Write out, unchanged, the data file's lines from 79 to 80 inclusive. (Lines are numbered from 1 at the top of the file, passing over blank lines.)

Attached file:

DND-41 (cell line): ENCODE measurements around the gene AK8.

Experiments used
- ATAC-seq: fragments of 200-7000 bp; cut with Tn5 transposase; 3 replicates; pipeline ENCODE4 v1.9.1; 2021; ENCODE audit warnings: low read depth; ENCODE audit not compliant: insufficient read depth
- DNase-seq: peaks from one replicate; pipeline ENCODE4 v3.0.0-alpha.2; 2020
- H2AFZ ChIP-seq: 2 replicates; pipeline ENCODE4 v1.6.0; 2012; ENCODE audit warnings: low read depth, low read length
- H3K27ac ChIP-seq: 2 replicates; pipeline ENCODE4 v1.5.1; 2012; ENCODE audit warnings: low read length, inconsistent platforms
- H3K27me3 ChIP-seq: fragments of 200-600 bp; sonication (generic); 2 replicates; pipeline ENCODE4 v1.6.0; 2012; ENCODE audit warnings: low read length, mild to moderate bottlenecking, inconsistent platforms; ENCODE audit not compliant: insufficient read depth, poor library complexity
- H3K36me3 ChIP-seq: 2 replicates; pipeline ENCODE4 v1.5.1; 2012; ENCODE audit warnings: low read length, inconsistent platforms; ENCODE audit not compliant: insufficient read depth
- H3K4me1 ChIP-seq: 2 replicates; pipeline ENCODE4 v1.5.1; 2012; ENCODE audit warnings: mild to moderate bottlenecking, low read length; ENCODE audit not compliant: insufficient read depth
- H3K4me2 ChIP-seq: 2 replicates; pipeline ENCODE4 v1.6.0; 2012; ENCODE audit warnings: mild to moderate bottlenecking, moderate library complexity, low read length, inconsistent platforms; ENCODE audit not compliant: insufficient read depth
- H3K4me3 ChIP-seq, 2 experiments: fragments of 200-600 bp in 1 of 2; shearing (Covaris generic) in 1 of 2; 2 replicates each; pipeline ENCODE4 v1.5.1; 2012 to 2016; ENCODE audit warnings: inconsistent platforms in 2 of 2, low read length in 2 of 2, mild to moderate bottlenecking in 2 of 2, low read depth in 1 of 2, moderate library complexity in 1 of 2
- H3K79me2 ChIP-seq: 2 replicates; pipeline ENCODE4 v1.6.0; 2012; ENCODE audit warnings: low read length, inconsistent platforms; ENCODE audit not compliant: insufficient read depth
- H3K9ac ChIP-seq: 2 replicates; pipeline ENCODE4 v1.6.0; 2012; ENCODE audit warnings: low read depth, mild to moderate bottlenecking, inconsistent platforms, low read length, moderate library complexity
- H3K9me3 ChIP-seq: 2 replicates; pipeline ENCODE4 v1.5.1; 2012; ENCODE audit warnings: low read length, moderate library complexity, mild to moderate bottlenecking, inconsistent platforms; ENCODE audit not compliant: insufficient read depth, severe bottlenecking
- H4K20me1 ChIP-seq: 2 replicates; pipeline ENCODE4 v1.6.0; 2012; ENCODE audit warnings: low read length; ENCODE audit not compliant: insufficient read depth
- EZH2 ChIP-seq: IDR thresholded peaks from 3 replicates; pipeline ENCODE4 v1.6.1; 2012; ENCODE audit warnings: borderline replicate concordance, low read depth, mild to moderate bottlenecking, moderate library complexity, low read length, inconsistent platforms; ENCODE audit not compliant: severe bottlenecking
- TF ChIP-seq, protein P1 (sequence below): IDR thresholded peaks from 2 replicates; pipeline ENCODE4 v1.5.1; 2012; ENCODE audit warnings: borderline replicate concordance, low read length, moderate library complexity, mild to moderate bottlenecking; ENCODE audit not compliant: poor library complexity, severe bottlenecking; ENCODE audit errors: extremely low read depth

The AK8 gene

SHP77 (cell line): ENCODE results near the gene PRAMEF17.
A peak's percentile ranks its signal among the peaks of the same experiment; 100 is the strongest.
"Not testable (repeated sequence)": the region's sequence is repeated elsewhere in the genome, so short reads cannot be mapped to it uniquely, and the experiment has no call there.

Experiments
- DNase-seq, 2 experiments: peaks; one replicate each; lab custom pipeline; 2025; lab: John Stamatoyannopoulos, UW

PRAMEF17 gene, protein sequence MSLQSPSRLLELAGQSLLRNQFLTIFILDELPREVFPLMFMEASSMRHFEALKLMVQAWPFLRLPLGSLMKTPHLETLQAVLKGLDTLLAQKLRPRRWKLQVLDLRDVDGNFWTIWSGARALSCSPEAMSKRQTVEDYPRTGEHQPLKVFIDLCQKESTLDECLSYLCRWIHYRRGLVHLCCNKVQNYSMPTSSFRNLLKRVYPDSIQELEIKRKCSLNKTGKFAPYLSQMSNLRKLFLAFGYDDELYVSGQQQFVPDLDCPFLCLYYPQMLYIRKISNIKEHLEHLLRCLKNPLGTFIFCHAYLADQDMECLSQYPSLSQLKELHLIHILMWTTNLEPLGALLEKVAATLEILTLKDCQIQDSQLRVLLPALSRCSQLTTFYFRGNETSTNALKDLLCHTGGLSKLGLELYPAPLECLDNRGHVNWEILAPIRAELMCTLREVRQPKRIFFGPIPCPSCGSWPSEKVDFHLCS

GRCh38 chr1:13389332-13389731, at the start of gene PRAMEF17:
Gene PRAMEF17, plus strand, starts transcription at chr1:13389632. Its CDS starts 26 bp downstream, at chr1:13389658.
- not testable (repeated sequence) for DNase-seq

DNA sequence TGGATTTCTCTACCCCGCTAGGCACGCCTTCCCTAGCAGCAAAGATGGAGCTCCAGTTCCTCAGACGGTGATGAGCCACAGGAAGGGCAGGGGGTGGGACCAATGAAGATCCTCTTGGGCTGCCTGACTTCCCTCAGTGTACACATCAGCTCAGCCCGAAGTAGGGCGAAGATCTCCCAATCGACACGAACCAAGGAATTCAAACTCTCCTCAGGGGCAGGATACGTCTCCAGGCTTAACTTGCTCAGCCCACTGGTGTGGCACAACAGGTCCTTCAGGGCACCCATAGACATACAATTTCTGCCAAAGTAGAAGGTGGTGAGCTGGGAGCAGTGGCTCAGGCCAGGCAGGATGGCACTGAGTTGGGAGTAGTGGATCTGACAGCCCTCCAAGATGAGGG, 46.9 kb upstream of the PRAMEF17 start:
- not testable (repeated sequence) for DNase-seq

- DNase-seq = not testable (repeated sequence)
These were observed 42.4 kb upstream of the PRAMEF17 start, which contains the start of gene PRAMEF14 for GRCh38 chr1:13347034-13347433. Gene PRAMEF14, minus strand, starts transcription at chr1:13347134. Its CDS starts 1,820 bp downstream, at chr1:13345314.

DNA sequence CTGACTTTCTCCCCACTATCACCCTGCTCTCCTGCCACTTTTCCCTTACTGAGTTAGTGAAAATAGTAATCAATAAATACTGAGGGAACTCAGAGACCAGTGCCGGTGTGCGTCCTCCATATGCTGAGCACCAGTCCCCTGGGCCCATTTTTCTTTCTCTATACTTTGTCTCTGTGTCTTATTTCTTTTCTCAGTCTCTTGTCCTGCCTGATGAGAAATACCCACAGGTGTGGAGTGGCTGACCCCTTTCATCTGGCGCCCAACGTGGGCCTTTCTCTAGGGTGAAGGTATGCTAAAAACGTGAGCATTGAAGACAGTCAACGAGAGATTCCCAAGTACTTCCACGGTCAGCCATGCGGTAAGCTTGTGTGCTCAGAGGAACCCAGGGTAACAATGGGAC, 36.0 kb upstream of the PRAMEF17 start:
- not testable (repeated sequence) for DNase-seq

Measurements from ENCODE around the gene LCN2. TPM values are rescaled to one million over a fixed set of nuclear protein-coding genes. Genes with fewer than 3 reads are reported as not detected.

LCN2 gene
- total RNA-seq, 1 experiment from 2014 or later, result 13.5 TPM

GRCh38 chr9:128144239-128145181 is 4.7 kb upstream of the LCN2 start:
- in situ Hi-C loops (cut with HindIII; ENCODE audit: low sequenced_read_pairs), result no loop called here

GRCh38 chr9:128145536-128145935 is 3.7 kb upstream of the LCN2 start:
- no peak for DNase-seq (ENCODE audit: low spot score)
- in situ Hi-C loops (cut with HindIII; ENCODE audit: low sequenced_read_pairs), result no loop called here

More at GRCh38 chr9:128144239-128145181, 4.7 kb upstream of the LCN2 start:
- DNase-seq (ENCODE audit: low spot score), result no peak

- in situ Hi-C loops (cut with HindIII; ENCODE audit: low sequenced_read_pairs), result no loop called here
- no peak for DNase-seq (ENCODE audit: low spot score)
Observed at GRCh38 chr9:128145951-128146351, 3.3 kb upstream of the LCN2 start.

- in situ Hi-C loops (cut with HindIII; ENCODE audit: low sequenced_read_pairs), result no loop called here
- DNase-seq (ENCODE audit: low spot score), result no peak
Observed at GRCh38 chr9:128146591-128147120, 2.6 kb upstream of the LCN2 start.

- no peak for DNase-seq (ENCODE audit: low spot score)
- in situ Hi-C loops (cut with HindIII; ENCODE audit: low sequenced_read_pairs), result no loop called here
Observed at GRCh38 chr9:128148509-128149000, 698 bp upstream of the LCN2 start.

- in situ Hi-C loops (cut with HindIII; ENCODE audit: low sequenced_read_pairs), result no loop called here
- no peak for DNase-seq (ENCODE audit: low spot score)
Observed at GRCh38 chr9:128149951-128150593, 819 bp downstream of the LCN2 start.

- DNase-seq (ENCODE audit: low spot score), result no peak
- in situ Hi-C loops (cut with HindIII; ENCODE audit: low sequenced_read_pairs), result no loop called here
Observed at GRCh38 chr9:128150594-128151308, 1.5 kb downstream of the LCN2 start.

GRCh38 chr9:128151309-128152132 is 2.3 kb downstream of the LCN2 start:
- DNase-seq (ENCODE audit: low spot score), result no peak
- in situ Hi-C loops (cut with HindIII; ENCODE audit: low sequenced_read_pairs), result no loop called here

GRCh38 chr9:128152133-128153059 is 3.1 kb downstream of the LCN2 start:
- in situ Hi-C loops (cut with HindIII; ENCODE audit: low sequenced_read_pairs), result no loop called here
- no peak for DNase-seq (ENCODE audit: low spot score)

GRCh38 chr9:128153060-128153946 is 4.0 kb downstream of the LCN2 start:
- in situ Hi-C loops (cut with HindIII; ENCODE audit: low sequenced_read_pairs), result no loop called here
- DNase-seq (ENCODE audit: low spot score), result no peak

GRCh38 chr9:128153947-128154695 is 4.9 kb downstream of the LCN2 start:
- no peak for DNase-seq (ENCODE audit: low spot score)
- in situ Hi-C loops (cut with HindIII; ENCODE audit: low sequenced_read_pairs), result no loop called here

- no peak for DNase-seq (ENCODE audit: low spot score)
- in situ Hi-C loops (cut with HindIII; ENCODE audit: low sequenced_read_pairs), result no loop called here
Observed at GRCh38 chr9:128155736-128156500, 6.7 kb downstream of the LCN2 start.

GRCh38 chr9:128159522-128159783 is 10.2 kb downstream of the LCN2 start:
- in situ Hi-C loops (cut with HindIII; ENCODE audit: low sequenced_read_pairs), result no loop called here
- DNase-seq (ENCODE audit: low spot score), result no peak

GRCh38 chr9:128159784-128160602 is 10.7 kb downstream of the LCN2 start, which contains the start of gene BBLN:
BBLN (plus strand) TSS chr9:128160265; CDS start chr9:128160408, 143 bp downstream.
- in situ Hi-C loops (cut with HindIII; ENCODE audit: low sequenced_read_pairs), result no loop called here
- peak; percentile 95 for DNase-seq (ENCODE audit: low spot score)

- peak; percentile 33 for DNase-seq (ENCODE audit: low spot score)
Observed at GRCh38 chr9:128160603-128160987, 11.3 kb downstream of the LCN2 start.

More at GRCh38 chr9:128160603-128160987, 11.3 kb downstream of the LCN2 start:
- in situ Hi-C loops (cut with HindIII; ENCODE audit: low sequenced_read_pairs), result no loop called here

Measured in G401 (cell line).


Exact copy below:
- in situ Hi-C loops (cut with HindIII; ENCODE audit: low sequenced_read_pairs), result no loop called here
- peak; percentile 95 for DNase-seq (ENCODE audit: low spot score)